Global Climate Finance

The Global Climate Finance Project is a joint venture of NYU Law's Institute for International Law and Justice and the Frank J. Guarini Center for Environmental and Land Use Law. The project focuses on the design of climate finance mechanisms and the institutions and governance mechanisms required to ensure that the decentralized climate finance system functions effectively. The regime must not only mobilize needed resources and ensure efficient and effective use of these resources for climate protection and low carbon development, but also build mutual trust and confidence through broadly acceptable and effective governance arrangements. The project draws on the expertise of NYU Law faculty in climate change, environmental law, development finance, international trade and investment, international transaction taxation and tax policy generally, global institutions, and global regulatory governance. It is closely linked to both the IILJ's Global Administrative Law project and the IILJ Financing Development program.












NYU Law School held a conference in Abu Dhabi May 3-5, 2009 on Climate Change: Financing Green Development. The conference, held with the support of the Abu Dhabi government, addressed the legal and regulatory elements of carbon markets, climate finance, and climate-related investment in developing countries. The issues for discussion included market-based climate regulatory programs, the design, governance and linkage of carbon markets, climate-related conditions on various forms of development finance,  international trade and investment law governing domestic climate regulation including of emissions trading and climate assets, and tax and distributional issues.

Conference participants included leading representatives of the climate finance industry, carbon market regulators, developing countries, multinational businesses, sovereign wealth funds, international organizations, and NGOs as well as academic experts.  NYU faculty, other academics, regulators, and expert practitioners presented papers on key legal, regulatory, and policy issues associated with climate finance and development in order to frame discussion and debate among all participants.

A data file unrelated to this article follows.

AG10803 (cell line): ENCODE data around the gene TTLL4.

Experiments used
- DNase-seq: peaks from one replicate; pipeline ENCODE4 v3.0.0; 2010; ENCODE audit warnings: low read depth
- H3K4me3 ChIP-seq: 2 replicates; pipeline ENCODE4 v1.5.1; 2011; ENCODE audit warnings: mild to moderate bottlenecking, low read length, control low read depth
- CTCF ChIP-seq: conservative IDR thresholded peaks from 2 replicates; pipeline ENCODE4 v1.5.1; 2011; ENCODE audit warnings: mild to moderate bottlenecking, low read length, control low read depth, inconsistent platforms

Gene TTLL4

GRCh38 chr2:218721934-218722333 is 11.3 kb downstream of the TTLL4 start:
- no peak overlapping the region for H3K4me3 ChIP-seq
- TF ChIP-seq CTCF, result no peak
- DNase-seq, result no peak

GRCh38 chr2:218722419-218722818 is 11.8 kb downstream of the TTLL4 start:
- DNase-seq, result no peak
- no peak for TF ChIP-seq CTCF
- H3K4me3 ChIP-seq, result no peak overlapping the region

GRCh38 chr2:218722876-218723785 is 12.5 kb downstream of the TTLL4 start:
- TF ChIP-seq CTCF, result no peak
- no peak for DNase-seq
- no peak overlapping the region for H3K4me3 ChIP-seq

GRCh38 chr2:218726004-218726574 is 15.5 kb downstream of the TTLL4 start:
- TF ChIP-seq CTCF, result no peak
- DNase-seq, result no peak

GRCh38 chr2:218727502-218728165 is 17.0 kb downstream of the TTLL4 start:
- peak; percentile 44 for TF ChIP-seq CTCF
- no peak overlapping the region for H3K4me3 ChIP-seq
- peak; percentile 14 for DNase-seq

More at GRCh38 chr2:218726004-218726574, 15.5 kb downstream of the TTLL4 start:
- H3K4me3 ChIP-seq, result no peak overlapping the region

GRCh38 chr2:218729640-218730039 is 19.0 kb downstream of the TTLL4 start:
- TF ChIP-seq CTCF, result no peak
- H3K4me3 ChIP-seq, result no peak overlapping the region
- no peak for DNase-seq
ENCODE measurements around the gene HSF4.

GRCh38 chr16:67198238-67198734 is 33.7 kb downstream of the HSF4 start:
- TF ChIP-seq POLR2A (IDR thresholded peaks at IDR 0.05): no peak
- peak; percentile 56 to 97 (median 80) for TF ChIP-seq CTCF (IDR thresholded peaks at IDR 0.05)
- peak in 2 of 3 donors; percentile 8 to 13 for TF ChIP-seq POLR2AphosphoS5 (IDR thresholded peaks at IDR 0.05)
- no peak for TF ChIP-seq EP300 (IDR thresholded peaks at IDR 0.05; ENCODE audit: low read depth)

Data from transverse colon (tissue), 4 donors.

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Book cover


Full Book (PDF, 3.1 Mb)

Cover (Front & Back) (PDF, 280 Kb)

Front matter (PDF, 119 Kb)

Section I: Climate Change and Mitigation (PDF, 641 Kb)

Section II: Proposals for Climate Finance (PDF, 929 Kb)

Section III: Bringing Developed and Developing Countries Together in Climate Finance Bargains (PDF, 360 Kb)

Section IV: National Policies (PDF, 243 Kb)

Section V Climate Finance and World Trade Organization (WTO) Law and Policy (PDF, 520 Kb)

Section VI: Taxation of Carbon Markets (PDF, 247 Kb)

Abbreviations and Index (PDF, 52 Kb)

Preventing risks of severe damage from climate change not only requires deep cuts in developed country greenhouse gas emissions, but enormous amounts of public and private investment to limit emissions while promoting green growth in developing countries. While attention has focused on emissions limitations commitments and architectures, the crucial issue of what must be done to mobilize and govern the necessary financial resources has received too little consideration. In Climate Finance, a leading group of policy experts and scholars show how effective mitigation of climate change will depend on a complex mix of public funds, private investment though carbon markets, and structured incentives that leave room for developing country innovations. This requires sophisticated national and global regulation of cap-and-trade and offset markets, forest and energy policy, international development funding, international trade law, and coordinated tax policy.

Thirty-six targeted policy essays present a succinct overview of the emerging field of climate finance, defining the issues, setting the stakes, and making new and comprehensive proposals for financial, regulatory, and governance mechanisms that will enrich political and policy debate for many years to come. The complex challenges of climate ­finance will continue to demand fresh insights and creative approaches. The ideas in this volume mark out starting points for essential institutional and policy innovations.


Cluchey DP, "Seeking a Unified Field of Climate Finance" 15 Ocean and Coastal Law Journal 407 (2010)


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               Climate Finance in Latin America - Americas Quarterly 2011/01/27

                Gonzalo Moyano blogs from COP16 for the National Journal

      Limiting Climate Change: Who is going to pay?  - Opinio Juris  2009/12/14

                Climate: Does the World Need a China-US Deal?  - Opinio Juris  2009/12/16

                Overcoming distrust – the need for a global climate finance registry  - Opinio Juris  2009/12/17

                A global registry for climate commitments  - The National (Abu Dhabi)  2010/01/17